Why Wouldn’t I Choose Ice Cream?

A review of Gareth P. Jones' novel, Death or Ice Cream?


Caught in a deadly competition to earn an even deadlier job repairing circus cars on the move, a young Larkin Mills resident casually remarks, “This town is insane”— pretty much summing up Gareth P. Jones’s umpteenth novel, Death or Ice Cream?

Chronicling the morbid history of a seemingly innocent town, Death or Ice Cream? (published in 2016 by David R. Godine) follows several eccentric young locals, or, young locals caught in eccentric predicaments, with a charming irony and devilish sense of humor. For in Larkin Mills the daily norm—from memory erasure to corpse resurrection, shark weaponization to redistribution of health—is anything but mundane.

Just ask the willful young Park, who moves with her archaeologist father into a hotel/funeral parlor and must puzzle out the spooky powers of their most recently excavated treasure. Then there’s the mayor’s son Ivor, who discovers that he has a long-lost aunt. A murderous long-lost aunt Dulwhich who remembers nothing of allegedly killing her husband! (The only evidence of the entire affair seems to be Mr. Dulwhich’s Good as Death Certificate.) And preceding the present eccentrics of Larkin Mills are Larkin and Mills, the ancients whose eternal rivalry gave rise to the town and mystifies its citizens today.

With his matter-of-fact hilarity and delightful self-awareness, Jones presents an irresistible, Wonderland-esque surreality that questions both the fetishism and fear of death. In fact, Gareth has published several children’s books that revel in the morbid, such as fan favorite The Thornwaite Inheritance and its sequel, The Thornwaite Betrayal, that follow a pair of murderous twins who keep trying to kill each other. Explaining his perhaps controversial black-comedy approach to danger and death, Jones writes in his blog,

“…[Books] can guide us through these places in safety…Reading is a comfortable and safe act…It is an art form in which you [the reader] are totally in control. A book empowers its readers. So no, I do not shy away from all the blood and guts stuff. In my experience, those children who have experienced the darker side of life are the ones who really want to—possibly need to—talk about it…[Then] what better way to do this than through a good book?”

The British author visits schools and performs at book festivals throughout the UK, singing self-written themes, accessible on his website and YouTube channel, inspired by his numerous books.

I picked Death or Ice Cream? off a shelf of potential summer reads because I wanted a break from my somber usual of classics, horror, and dramatic fiction. The title alone, with its unabashed verve and kookiness, promised a refreshing story. And the first few pages more than upheld that promise. From competitive basket weaving to surfing in the sewers, the inventiveness of Jones’s worldbuilding instantly engages with a nonchalant and genuine sense of fun that culminates in an intriguing meditation on human ethics.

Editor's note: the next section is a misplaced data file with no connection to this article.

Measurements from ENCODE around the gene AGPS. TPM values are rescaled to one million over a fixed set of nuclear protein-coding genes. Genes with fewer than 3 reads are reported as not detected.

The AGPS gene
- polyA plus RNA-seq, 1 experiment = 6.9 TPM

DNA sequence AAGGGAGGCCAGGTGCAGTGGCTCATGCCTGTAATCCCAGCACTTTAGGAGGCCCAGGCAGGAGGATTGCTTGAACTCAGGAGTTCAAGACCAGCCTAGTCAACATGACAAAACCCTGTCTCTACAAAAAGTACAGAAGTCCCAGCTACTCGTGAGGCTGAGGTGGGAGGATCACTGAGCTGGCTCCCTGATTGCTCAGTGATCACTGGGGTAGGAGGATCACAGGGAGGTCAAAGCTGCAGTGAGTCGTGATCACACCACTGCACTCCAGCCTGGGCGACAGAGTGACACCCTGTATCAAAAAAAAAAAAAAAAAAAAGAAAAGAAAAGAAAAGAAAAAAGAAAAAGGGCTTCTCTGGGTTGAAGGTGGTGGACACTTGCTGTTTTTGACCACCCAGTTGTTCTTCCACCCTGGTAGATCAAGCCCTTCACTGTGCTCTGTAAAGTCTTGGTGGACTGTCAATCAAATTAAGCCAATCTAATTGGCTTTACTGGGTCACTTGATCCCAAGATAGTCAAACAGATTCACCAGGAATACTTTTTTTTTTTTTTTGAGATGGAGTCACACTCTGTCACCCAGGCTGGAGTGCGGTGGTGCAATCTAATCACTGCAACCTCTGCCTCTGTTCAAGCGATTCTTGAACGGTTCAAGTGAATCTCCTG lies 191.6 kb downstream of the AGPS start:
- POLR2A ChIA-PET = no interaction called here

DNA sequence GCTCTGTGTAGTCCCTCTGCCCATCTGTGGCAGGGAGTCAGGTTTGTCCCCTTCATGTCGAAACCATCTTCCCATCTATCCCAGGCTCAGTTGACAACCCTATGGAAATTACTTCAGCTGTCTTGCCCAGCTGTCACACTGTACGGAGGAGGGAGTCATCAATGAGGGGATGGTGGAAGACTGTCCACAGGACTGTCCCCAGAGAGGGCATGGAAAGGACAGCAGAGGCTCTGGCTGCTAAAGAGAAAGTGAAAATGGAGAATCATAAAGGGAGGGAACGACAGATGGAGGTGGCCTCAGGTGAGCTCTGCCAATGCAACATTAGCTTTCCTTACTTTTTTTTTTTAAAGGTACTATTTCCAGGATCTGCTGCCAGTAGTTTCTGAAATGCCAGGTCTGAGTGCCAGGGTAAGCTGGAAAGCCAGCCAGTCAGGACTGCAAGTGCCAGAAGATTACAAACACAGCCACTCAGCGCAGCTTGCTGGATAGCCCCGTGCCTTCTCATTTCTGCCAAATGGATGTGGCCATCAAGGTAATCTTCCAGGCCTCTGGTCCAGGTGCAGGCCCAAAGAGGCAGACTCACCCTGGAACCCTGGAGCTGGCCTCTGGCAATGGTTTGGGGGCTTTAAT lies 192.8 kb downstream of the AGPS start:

Over the course of thirteen stories, the characters’ lives intertwine to unravel the mystery of Larkin Mills’ supernatural founding and current shady dealings in a cheeky reinvention of the war between Good and Evil. As two young attendants at the local waxwork museum observe on the town’s curious history:

“Good and evil…Right and wrong…God and the devil.”

“Oh, so it’s one of those stories.”

Aptly perceived. For they find in the course of their sleuthing, or, ‘junior investigations,’ that a good-natured adventure calls for some wickedness.

What most captivated me about this novel is its sweeping scope. Transitioning from a science-fiction mystery to a greater account of cosmic battle and creation, Death or Ice Cream? does away with genre pigeonholes and reaches readers of all ages on profound concepts of the human condition. Because Larkin Mills’ origin story is our origin story.

Jones’s masterful wordplay, cheery irony, and thorough command of nonsense lend a charm and approachability to baffling concepts like death and free will. With a heaping scoop of adventure and a sprinkle of philosophy—Platonic, Machiavellian, and plenty biblical—Jones poses answers to the age-old questions, Why do we die? Why does evil exist? Where do we go from there?

You’ll have to visit Mr. Morricone’s Ice Cream Parlor to find out.